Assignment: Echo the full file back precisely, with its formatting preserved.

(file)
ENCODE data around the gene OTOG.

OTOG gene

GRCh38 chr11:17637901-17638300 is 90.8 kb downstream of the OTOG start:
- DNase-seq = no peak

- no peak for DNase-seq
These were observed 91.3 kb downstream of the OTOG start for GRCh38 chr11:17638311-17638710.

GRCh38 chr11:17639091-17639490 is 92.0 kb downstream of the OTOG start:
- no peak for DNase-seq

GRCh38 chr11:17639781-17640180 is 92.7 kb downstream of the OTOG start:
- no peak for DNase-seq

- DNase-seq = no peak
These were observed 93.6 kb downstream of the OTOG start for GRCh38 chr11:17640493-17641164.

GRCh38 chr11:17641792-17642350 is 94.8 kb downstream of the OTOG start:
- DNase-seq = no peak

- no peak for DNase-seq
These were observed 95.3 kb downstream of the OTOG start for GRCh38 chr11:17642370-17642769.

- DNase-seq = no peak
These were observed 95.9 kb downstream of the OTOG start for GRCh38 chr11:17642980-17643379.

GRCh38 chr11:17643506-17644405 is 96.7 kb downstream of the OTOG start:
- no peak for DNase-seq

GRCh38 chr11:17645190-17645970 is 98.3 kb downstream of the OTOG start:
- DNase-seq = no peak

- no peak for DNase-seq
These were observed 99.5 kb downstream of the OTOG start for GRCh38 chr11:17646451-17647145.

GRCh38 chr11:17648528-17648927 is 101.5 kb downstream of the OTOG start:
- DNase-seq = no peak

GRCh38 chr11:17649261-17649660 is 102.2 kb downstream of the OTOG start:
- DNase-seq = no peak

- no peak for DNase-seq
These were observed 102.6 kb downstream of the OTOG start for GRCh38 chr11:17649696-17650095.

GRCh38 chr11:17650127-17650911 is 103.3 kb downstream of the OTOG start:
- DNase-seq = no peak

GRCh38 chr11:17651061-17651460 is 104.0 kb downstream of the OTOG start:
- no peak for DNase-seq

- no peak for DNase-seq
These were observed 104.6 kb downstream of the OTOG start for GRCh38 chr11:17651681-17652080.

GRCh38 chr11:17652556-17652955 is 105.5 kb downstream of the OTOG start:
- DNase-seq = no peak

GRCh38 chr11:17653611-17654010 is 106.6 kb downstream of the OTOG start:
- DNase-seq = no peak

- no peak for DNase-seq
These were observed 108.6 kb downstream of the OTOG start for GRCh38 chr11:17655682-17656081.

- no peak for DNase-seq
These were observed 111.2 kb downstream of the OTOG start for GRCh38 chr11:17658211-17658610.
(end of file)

ENCODE data around the gene OTOG.

OTOG gene

GRCh38 chr11:17637901-17638300 is 90.8 kb downstream of the OTOG start:
- DNase-seq = no peak

- no peak for DNase-seq
These were observed 91.3 kb downstream of the OTOG start for GRCh38 chr11:17638311-17638710.

GRCh38 chr11:17639091-17639490 is 92.0 kb downstream of the OTOG start:
- no peak for DNase-seq

GRCh38 chr11:17639781-17640180 is 92.7 kb downstream of the OTOG start:
- no peak for DNase-seq

- DNase-seq = no peak
These were observed 93.6 kb downstream of the OTOG start for GRCh38 chr11:17640493-17641164.

GRCh38 chr11:17641792-17642350 is 94.8 kb downstream of the OTOG start:
- DNase-seq = no peak

- no peak for DNase-seq
These were observed 95.3 kb downstream of the OTOG start for GRCh38 chr11:17642370-17642769.

- DNase-seq = no peak
These were observed 95.9 kb downstream of the OTOG start for GRCh38 chr11:17642980-17643379.

GRCh38 chr11:17643506-17644405 is 96.7 kb downstream of the OTOG start:
- no peak for DNase-seq

GRCh38 chr11:17645190-17645970 is 98.3 kb downstream of the OTOG start:
- DNase-seq = no peak

- no peak for DNase-seq
These were observed 99.5 kb downstream of the OTOG start for GRCh38 chr11:17646451-17647145.

GRCh38 chr11:17648528-17648927 is 101.5 kb downstream of the OTOG start:
- DNase-seq = no peak

GRCh38 chr11:17649261-17649660 is 102.2 kb downstream of the OTOG start:
- DNase-seq = no peak

- no peak for DNase-seq
These were observed 102.6 kb downstream of the OTOG start for GRCh38 chr11:17649696-17650095.

GRCh38 chr11:17650127-17650911 is 103.3 kb downstream of the OTOG start:
- DNase-seq = no peak

GRCh38 chr11:17651061-17651460 is 104.0 kb downstream of the OTOG start:
- no peak for DNase-seq

- no peak for DNase-seq
These were observed 104.6 kb downstream of the OTOG start for GRCh38 chr11:17651681-17652080.

GRCh38 chr11:17652556-17652955 is 105.5 kb downstream of the OTOG start:
- DNase-seq = no peak

GRCh38 chr11:17653611-17654010 is 106.6 kb downstream of the OTOG start:
- DNase-seq = no peak

- no peak for DNase-seq
These were observed 108.6 kb downstream of the OTOG start for GRCh38 chr11:17655682-17656081.

- no peak for DNase-seq
These were observed 111.2 kb downstream of the OTOG start for GRCh38 chr11:17658211-17658610.